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A History of the Gipsies by Walter Simson

Borrow's writings upon the Gipsies


day is gone by when it cannot be said who John Bunyan was. In Cowper's time, his _name_ dare not be mentioned, "lest it should move a sneer." Let us hope that we are living in happier times. Tinkering was Bunyan's _occupation_; his _race_ the Gipsy--a fact that cannot be questioned. His having been a Gipsy adds, by contrast, a lustre to his name, and reflects an immortality upon his character; and he stands out, from among all the men of the latter half of the seventeenth century, in all his solitary grandeur, a monument of the grace of God, and a prodigy of genius. Let us, then, enroll John Bunyan as the first (that is known to the world) of eminent Gipsies, the prince of allegorists, and one of the most remarkable of men and Christians. What others of this race there may be who have distinguished themselves among mankind, are known to God and, it may be, some of the Gipsies. The saintly Doctor to whom I have alluded was one of this singular people; and one beyond question, for his admission of the fact cannot be denied by any one. Any life of John Bunyan, or any edition of his works, that does not contain a record of the fact of his having been a Gipsy, lacks the most important feature connected with the man that makes everything relating to him personally interesting to mankind. It should even contain a short dissertation on the Gipsies, and have, as a frontispiece, a Gipsy's camp, with all its appurtenances. The reader may believe that such a thing may be seen, and that, perhaps,
not before long.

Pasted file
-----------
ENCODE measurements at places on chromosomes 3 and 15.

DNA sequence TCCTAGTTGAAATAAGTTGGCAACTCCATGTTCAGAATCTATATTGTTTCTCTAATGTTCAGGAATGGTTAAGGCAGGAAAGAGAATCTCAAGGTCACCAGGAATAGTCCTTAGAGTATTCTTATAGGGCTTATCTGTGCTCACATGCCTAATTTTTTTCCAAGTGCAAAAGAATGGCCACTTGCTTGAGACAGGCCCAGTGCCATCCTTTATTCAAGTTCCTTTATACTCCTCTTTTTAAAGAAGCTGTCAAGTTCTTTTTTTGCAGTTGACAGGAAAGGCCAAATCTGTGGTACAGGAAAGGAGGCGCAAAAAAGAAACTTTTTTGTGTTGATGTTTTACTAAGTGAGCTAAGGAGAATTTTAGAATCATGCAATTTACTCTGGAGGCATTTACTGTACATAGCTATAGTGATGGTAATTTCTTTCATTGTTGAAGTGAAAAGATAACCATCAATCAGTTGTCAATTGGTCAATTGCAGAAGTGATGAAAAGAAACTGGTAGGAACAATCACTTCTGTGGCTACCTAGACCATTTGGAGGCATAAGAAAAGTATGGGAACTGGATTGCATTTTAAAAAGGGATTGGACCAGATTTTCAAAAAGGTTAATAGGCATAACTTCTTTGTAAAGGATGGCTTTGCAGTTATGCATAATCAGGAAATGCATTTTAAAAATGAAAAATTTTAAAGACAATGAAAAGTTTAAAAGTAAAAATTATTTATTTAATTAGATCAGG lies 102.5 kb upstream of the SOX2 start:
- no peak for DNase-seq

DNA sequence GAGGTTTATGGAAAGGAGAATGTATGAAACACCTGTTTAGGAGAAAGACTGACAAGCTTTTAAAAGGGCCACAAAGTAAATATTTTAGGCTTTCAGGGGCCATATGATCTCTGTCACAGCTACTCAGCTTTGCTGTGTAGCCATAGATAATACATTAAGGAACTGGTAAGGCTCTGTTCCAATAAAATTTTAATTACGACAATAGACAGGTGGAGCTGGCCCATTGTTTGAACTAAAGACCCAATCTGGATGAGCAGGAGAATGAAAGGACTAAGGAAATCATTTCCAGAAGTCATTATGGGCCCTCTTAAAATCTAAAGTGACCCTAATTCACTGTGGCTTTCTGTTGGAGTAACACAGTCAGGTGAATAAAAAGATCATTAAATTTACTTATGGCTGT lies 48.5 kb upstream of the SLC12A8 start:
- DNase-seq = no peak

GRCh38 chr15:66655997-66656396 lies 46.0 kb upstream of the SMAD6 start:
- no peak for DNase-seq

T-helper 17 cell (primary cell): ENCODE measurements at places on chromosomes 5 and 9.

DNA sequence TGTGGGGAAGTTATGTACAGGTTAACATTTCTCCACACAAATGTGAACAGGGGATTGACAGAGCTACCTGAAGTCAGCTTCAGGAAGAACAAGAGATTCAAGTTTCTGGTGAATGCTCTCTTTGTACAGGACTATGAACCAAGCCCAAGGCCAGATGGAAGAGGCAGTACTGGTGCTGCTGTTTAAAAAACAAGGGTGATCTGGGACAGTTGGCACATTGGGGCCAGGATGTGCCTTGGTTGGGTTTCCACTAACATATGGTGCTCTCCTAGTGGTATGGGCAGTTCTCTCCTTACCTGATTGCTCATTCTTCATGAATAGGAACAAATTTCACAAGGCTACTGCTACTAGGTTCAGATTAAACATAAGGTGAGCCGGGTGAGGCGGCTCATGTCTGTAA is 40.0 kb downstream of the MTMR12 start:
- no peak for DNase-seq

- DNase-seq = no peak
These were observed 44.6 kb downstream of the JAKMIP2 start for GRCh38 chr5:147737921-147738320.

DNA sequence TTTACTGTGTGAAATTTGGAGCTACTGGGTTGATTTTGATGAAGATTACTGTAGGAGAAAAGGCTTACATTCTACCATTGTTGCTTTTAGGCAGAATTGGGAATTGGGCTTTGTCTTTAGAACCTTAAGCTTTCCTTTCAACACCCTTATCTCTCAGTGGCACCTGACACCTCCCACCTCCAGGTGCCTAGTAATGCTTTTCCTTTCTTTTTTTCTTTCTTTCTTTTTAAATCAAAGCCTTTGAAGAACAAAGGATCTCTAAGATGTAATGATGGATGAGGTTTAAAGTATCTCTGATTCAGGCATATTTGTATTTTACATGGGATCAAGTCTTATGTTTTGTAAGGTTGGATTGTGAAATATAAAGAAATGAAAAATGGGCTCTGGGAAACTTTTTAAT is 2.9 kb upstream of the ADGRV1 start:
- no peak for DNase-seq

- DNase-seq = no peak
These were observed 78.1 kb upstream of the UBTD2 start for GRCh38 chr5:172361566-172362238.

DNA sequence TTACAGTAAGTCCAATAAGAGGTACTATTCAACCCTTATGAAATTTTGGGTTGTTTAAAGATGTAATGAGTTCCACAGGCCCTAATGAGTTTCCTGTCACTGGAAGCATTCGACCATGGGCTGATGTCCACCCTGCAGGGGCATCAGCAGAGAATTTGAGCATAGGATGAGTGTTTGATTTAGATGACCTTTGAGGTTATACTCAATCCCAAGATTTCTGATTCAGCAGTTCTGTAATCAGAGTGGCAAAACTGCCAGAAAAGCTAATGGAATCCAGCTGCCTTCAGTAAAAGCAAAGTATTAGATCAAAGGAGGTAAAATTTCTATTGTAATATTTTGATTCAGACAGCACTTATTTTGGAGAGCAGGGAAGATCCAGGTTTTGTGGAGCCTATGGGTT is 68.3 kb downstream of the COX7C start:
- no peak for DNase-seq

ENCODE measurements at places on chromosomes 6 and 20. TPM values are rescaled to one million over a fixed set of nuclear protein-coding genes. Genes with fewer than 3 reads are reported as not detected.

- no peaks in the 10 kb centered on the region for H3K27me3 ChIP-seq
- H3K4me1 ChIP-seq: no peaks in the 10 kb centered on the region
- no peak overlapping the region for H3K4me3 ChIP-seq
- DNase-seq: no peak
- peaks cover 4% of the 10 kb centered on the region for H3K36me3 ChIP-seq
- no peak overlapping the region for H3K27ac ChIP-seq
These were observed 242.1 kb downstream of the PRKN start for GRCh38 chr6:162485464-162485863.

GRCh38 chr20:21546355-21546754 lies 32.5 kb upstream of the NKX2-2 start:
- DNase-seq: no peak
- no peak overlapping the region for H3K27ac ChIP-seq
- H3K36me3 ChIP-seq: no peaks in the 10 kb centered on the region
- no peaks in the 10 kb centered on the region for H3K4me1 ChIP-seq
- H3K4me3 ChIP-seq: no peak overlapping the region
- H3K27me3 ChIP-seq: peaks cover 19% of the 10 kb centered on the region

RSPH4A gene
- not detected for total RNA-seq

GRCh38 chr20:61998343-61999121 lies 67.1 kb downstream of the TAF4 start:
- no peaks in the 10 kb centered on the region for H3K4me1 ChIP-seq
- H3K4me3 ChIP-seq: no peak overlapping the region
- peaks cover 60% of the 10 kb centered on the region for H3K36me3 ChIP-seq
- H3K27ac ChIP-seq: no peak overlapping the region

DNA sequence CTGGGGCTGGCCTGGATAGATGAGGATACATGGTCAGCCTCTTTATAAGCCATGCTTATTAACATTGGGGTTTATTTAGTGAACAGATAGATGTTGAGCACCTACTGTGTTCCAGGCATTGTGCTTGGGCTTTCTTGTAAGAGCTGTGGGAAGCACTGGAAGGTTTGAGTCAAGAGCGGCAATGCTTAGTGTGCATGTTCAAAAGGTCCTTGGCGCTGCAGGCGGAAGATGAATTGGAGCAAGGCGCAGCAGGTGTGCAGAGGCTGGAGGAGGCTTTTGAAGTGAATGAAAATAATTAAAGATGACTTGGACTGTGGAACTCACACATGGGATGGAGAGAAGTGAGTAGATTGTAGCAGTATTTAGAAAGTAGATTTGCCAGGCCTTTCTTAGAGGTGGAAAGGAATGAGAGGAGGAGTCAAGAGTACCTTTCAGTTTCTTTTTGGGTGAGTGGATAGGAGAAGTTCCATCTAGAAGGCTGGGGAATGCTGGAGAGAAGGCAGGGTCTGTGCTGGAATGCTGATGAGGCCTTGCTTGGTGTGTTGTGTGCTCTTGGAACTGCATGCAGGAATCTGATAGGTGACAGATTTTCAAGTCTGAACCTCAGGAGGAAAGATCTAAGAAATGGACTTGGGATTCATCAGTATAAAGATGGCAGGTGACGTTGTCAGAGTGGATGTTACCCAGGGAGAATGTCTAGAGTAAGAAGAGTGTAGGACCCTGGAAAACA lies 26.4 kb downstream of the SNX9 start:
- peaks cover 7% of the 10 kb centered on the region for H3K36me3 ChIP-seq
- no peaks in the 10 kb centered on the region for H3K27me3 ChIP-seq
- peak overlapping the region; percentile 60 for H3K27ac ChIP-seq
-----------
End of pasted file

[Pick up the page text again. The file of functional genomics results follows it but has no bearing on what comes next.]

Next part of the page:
It strikes me as something very singular, that Mr. Borrow, "whose acquaintance with the Gipsy race, in general, dates from a very early period of his life;" who "has lived more with Gipsies than Scotchmen;" and than whom "no one ever enjoyed better opportunities for a close scrutiny of their ways and habits," should have told us so little about the Gipsies. In all his writings on the Gipsies, he alludes to two mixed Gipsies only--the Spanish half-pay captain, and the English flaming tinman--in a way as if these were the merest of accidents, and meant nothing. He has told us nothing of the Gipsies but what was known before, with the exception, as far as my memory serves me, of the custom of the Spanish Gipsy, dressing her daughter in such a way as to protect her virginity; the existence of the tribe, in a civilized state, in Moscow; and the habit of the members of the race possessing two names; all of which are, doubtless, interesting pieces of information. The Spanish Gipsy marriage ceremony was described, long before him, by Dr. Bright; and Twiss, as far back as 1723, bears testimony to the virtue of Gipsy females, inasmuch as they were not to be procured in any way. Twiss also bears very positive testimony on a point to which Mr. Borrow has not alluded, viz.: the honesty of Spanish Gipsy innkeepers, in one respect, at least, that, although he frequently left his linen, spoons, &c., at their mercy, he never lost an article belonging to him. He alludes, in his travels, to the subject of the Gipsies incidentally; and his testimony is, therefore, worthy of every credit, on the points on which he speaks. In Mr. Borrow's writings upon the Gipsies, we find only sketches of certain individuals of the race, whom he seems to have fallen in with, and not a proper account of the nation. These writings have done more injury to the tribe than, perhaps, anything that ever appeared on the subject. I have met with Gipsies--respectable young men--who complained bitterly of Mr. Borrow's account of their race; and they did that with good reason; for his attempt at generalization on the subject of the people, is as great a curiosity as ever I set my eyes upon. How unsatisfactory are Mr. Borrow's opinions on the Gipsy question, when he speaks of the "decadence" of the race, when it is only passing from its first stage of existence--the tent. This he does in his Appendix to the Romany Rye; and it is nearly all that can be drawn from his writings on the Gipsies, in regard to their future history.

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